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Article
Publication date: 2 May 2017

Lorraine Eden and Susan Forquer Gupta

The purpose of this paper is to argue that culture and context (policy and environment) are key factors affecting gender inequalities within and across countries.

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Abstract

Purpose

The purpose of this paper is to argue that culture and context (policy and environment) are key factors affecting gender inequalities within and across countries.

Design/methodology/approach

This paper applies conceptual and descriptive statistics.

Findings

The authors found evidence of increasing gender equality in the workplace, but only for rich countries. Gender inequalities persist in the poorest countries, and the gap between rich and poor countries appears to be widening not narrowing.

Research limitations/implications

This paper demonstrates the need for a comprehensive research program on gender and international business.

Practical implications

The authors provided useful statistics that could possibly be picked up by newspapers. The paper also highlights the need for a more sustained research program on gender and development.

Social implications

This paper demonstrates that the public perception of increasing gender equality applies only in very high development (rich) countries. In fact, gender inequality rises as economic development levels decline across countries, and the gap between very high and low countries has widened over the past 15 years.

Originality/value

The empirical findings with respect to gender inequality across United Nations Development Program country categories over time are, to the best of the authors’ knowledge, novel and original. Relating the gender inequality gap to culture and context highlights the roles that social issues and the environment play in affecting gender inequality across countries and across time.

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Cross Cultural & Strategic Management, vol. 24 no. 2
Type: Research Article
ISSN: 2059-5794

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Book part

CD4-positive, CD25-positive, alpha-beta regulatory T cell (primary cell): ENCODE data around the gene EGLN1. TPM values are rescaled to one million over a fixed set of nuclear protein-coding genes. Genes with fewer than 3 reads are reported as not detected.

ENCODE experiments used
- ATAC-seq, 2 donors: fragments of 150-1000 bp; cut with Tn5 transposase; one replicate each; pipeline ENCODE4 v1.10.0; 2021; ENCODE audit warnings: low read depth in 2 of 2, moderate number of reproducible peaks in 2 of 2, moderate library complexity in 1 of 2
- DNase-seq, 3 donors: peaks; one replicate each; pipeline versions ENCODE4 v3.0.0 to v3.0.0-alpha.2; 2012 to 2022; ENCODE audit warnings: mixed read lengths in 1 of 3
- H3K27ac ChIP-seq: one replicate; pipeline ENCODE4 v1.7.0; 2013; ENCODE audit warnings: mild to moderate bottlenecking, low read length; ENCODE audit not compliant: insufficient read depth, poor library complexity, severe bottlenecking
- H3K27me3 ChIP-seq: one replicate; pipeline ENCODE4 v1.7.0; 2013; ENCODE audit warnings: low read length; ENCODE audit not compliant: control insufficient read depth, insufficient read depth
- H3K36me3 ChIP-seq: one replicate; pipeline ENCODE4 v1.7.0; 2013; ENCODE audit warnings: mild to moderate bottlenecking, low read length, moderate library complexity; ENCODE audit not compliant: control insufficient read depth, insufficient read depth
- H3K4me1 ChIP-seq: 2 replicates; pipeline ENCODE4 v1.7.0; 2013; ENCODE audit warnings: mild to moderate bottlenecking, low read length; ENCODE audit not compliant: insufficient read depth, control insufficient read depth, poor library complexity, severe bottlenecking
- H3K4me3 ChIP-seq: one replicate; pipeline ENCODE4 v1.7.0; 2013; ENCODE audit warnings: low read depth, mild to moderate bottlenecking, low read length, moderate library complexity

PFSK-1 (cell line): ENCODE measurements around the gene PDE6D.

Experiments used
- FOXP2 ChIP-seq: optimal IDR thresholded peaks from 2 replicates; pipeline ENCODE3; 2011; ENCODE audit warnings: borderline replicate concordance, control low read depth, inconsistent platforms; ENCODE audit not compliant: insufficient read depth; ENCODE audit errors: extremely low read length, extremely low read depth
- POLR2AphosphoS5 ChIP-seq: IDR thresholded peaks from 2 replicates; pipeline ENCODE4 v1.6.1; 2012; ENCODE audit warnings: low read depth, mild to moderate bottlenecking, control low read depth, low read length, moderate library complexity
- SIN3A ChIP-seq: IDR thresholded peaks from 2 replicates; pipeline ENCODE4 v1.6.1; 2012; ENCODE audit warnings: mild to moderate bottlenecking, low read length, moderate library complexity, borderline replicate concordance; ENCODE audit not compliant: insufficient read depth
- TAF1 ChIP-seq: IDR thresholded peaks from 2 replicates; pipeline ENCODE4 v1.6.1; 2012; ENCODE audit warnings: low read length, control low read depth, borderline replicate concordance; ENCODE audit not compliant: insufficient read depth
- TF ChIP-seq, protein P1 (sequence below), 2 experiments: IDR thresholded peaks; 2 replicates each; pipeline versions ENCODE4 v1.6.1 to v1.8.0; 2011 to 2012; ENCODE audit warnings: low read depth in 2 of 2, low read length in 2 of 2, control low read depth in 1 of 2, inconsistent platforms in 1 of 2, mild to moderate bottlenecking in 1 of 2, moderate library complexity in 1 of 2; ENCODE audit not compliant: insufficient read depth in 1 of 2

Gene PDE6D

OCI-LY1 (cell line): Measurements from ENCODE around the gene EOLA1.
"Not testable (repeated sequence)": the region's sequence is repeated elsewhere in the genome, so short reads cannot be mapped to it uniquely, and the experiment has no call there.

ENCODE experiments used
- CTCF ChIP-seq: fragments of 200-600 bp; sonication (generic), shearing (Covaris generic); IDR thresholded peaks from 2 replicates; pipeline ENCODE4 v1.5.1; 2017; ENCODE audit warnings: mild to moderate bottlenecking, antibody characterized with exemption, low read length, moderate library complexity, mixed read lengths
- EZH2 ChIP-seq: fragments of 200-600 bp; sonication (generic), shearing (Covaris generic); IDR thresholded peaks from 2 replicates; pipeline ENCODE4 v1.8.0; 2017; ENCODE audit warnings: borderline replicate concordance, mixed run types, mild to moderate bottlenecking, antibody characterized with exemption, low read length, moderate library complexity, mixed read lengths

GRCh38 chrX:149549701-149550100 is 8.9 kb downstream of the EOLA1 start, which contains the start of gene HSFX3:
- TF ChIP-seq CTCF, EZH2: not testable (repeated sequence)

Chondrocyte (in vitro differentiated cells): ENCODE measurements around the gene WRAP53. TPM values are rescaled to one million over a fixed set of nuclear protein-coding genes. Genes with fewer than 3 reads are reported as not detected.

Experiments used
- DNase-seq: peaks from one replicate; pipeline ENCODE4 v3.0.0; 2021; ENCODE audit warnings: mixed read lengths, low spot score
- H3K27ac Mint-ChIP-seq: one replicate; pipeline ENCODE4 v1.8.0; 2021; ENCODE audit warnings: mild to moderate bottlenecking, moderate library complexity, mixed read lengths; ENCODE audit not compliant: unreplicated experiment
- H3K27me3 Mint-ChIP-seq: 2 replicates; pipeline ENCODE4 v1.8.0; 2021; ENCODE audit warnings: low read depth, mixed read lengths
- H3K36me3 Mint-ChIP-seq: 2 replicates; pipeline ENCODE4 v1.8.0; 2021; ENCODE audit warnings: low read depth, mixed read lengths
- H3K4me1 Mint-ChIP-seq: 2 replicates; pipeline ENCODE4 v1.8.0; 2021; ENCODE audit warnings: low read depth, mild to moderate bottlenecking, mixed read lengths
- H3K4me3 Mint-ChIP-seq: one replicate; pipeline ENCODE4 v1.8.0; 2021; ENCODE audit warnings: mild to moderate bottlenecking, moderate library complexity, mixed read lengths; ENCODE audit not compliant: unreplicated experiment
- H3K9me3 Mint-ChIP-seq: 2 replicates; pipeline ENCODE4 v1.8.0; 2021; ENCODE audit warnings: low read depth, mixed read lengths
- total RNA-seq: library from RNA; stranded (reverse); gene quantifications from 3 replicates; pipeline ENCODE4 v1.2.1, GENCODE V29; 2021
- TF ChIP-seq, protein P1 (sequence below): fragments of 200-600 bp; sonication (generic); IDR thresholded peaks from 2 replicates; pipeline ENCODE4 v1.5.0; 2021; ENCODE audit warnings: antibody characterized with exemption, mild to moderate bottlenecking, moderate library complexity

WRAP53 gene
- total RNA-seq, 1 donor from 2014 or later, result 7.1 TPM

Publication date: 10 August 2016

Jean Boddewyn

This chapter complements the one that appeared as “History of the AIB Fellows: 1975–2008” in Volume 14 of this series (International Business Scholarship: AIB Fellows on…

Abstract

This chapter complements the one that appeared as “History of the AIB Fellows: 1975–2008” in Volume 14 of this series (International Business Scholarship: AIB Fellows on the First 50 Years and Beyond, Jean J. Boddewyn, Editor). It traces what happened under the deanship of Alan Rugman (2011–2014) who took many initiatives reported here while his death in July 2014 generated trenchant, funny, and loving comments from more than half of the AIB Fellows. The lives and contributions of many other major international business scholars who passed away from 2008 to 2014 are also evoked here: Endel Kolde, Lee Nehrt, Howard Perlmutter, Stefan Robock, John Ryans, Vern Terpstra, and Daniel Van Den Bulcke.

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Perspectives on Headquarters-subsidiary Relationships in the Contemporary MNC
Type: Book
ISBN: 978-1-78635-370-2

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Book part
Publication date: 10 December 2018

Abstract

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International Business in the Information and Digital Age
Type: Book
ISBN: 978-1-78756-326-1

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Article
Publication date: 17 June 2010

Lorraine Eden and Li Dai

John Dunning introduced the OLI (Ownership‐Location‐Internalization) paradigm 37 years ago to explain the origin, level, pattern, and growth of MNEs’ offshore activities…

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Abstract